Tag Archives: Thomas Anderson



Per his military service record (Depot), Thomas Anderson was born at Redfern, N.S.W. He gave his age as 34 years and 6 months, his marital status as single, and his occupation as labourer. His description on his medical was height 5 feet and 8 inches tall, weight 154 lbs., with a fair complexion,[grey eyes], and brown hair. His religious denomination was Roman Catholic. He claimed that he had no previous military service. He gave his address as Roslyn Street, Mascot, N.S.W., on his initial Application to enlist in the Australian Imperial Force form. He completed his medical on the 25th October 1915 at Wellington (7 days after the Coo-ees left), then travelled to catch up with the Coo-ees at Blayney, and was attested by Captain Eade at Blayney on 26th October 1916.

He was listed in The Bathurst Times as being one of the five Wellington recruits who joined the Coo-ees at Blayney. [1]

After completing the Coo-ee March he went to Liverpool Camp as reinforcement for the 13th Battalion.

On 7th December 1915 Private Anderson, with fellow Coo-ee Private Denmead, while under the influence of liquor, were charged with begging alms in Campbell Street, Sydney, after they had ‘asked a military police officer for a “sprat” to get a drink’.[2] Along with Private Denmead, he appeared before the Central Police Court, and was sentenced to one hour’s imprisonment.

Private Anderson was charged with being absent without leave from 1st December 1915 to 12th December 1915, and as a result, on 14th December 1915 he was discharged as not likely to become an efficient soldier.

On 24th April 1916 Thomas Anderson re-enlisted at Bathurst, where he gave his occupation as miner, and went into Depot Camp at Bathurst. He was transferred to the 53rd Battalion on 26th April 1916. On 5th July 1916 he transferred to the Trench Mortar Battery at Menangle Park.

On his embarkation roll his address at time of enrolment was Portland, N.S.W., and his next of kin was listed his sister, Mrs M. Cox, Roslyn Street, Mascot, Sydney, N.S.W.

ON 7th November 1916 Private Anderson embarked from Sydney with the 2nd reinforcements for the Light Trench Mortar Battery on the HMAT Ceramic A40, with regimental no. 1190.

He disembarked at Plymouth in England on 21 November 1916 for further training.

On 7th February 1917 he marched into the 4th Training Battalion at Codford in England.

On the 22nd February 1917 Private Anderson was taken on strength of the 13th Battalion.

On 27th February 1917 Private Anderson proceeded overseas from Folkstone to France, to reinforce the 13th Battalion.

On 1st March 1917 Private Anderson marched into the 4th Australian Division Base Depot at Etaples in France. On 5th March 1917 he marched out of the 4th Australian Division Base Depot to join the 13th Battalion. On 6th March 1917 Private Anderson was taken on strength of the 13th Battalion whilst it was training at Ribemont in France.

Just over a month later, on 11th April 1917, the 13th Battalion was involved in an attack on the Hindenburg Line. During this attack Private Anderson was wounded in action, receiving a gunshot wound to his right hand. Private Anderson was evacuated to the 56th Casualty Clearing Station, then placed aboard the 11th Ambulance Train. On 13th April 1917 he was admitted to the 1st General Hospital.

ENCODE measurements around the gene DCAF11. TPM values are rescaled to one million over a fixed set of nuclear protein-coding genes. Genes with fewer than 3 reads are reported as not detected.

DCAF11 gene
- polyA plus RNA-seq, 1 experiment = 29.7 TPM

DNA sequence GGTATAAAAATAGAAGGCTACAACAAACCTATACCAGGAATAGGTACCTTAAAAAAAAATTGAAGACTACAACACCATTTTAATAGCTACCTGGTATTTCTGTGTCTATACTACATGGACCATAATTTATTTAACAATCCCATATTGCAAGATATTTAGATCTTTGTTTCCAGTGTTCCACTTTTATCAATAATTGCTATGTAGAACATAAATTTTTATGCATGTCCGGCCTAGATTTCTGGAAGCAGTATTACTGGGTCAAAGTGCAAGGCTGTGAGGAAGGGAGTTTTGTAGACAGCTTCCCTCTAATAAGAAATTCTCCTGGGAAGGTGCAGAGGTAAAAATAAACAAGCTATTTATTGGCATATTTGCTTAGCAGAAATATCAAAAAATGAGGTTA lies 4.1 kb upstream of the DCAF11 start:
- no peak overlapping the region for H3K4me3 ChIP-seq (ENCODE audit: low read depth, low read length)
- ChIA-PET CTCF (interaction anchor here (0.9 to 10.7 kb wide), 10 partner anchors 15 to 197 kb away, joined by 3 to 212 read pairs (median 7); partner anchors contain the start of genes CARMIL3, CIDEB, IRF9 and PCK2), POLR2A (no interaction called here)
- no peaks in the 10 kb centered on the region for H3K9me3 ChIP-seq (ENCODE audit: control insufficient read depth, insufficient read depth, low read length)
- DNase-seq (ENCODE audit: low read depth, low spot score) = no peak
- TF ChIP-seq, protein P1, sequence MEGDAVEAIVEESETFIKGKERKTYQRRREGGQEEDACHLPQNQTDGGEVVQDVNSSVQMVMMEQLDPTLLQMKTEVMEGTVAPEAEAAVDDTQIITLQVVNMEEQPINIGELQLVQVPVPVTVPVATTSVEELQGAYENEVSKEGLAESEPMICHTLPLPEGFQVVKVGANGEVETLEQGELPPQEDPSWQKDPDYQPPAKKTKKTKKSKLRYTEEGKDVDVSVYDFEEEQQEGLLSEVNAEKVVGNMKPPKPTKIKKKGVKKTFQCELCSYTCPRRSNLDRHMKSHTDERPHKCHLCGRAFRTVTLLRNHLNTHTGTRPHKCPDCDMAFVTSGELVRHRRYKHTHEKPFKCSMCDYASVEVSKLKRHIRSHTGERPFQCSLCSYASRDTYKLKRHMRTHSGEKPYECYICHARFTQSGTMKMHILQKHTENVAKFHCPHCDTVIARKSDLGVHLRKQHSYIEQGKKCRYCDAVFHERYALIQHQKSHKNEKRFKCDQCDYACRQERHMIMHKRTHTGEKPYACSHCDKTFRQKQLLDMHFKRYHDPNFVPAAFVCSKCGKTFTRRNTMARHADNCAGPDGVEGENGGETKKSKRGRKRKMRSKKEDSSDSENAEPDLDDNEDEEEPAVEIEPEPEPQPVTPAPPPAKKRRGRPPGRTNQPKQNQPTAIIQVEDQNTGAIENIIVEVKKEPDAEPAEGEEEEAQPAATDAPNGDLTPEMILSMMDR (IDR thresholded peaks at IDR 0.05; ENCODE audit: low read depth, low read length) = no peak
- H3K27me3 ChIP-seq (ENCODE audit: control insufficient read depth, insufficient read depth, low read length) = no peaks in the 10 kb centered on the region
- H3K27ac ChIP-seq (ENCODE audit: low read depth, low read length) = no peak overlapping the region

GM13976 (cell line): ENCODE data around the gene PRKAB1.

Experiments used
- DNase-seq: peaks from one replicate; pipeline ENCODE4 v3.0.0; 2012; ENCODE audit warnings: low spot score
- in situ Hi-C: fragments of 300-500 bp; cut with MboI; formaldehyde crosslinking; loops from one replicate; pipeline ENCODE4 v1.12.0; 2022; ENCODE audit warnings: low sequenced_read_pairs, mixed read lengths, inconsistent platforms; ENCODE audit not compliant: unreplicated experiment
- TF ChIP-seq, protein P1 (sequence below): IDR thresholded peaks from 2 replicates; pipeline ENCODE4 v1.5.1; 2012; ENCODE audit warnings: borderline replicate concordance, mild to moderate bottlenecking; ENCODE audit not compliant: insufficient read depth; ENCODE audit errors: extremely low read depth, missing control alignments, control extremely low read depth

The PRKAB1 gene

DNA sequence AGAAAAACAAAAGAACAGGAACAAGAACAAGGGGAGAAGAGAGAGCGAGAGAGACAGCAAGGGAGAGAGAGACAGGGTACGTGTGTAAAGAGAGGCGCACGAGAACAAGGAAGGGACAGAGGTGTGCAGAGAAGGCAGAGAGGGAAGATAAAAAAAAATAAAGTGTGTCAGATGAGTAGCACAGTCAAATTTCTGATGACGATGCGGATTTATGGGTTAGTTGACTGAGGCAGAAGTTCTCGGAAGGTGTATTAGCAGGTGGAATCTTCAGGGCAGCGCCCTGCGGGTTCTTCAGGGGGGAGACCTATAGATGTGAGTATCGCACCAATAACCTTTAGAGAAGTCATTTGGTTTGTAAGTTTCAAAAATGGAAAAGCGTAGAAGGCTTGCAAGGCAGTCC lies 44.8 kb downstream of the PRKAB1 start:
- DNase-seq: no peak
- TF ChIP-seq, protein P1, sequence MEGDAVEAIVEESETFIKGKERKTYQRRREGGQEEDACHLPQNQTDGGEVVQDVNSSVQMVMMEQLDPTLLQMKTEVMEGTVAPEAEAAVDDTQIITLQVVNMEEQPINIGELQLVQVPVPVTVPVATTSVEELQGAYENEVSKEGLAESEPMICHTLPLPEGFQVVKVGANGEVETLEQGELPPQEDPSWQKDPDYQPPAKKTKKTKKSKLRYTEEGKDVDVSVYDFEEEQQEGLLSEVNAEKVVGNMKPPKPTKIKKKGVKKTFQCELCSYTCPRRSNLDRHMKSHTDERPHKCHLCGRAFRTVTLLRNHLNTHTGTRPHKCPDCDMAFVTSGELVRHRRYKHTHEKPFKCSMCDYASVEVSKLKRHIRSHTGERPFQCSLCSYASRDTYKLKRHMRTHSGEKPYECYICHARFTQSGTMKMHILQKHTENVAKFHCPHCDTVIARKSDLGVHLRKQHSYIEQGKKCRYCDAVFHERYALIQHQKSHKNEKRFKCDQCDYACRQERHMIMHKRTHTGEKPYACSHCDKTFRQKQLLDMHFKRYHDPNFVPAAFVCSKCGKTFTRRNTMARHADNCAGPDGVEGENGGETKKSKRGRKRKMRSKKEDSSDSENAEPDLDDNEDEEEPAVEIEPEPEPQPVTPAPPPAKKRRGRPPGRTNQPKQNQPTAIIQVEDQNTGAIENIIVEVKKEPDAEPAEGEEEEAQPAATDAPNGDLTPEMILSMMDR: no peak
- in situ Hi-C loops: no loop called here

On 19th April 1917 Private Anderson was placed aboard the Hospital Ship Londonderry at Rouen for evacuation to England. On 20th April 1917 he was admitted to the 1st Southern General Hospital at Birmingham, England.

On 12th June 1917 Private Anderson was discharged from hospital, and granted leave to report to the Number One Command Depot at Pernham Downs in England on 16th June 1917.

On 30th June 1917 Private Anderson was charged with being absent without leave from 3.30 pm on 26th June 917 until 8.20 pm on 27th June 1917. He was forfeited two days pay.

On 30th July 1917 Private Anderson was attached to the 9th Training Battalion at Durrington in England.

On 7th January 1918 Private Anderson was sent to the Number Two Command Depot at Weymouth in England.

On 10th March 1918 Private Anderson departed England to commence his return to Australia aboard the Durham Castle for discharge with ankylosis in his right thumb. His ship stopped at Cape Town in South Africa.

On 30th April 1918 he was charged at Cape Town with (1) Conduct to the prejudice of good order and military discipline in that he failed to be on board HT Orontes at sailing time 2 pm, the draft to which he belonged having embarked at 10.30 am, and (2) being absent without leave from 2 pm on 19th April 1918 until 8 pm on 21st April 1918, when he reported back. He was awarded 168 hours detention and fined 31 days pay. He also was absent without leave from 10 pm on 29th April 1918 to 4.30 pm on 3rd May 1918, and his sentence of 168 hours for this offence was concurrent with his awarded detention on 22nd April 1918.

On 4th May 1918 Private Anderson departed Cape Town aboard the HT Borda bound for Australia.

He arrived in Sydney on 1st June 1918, and was discharged medically unfit on 5th July 1918.

[1] ‘Western news’, The Bathurst Times, 27 October 1915, p. 3, http://nla.gov.au/nla.news-article111244211

[2] ‘Begging Alms’, National Advocate, 10 December 1915, p. 5, http://nla.gov.au/nla.news-article158151776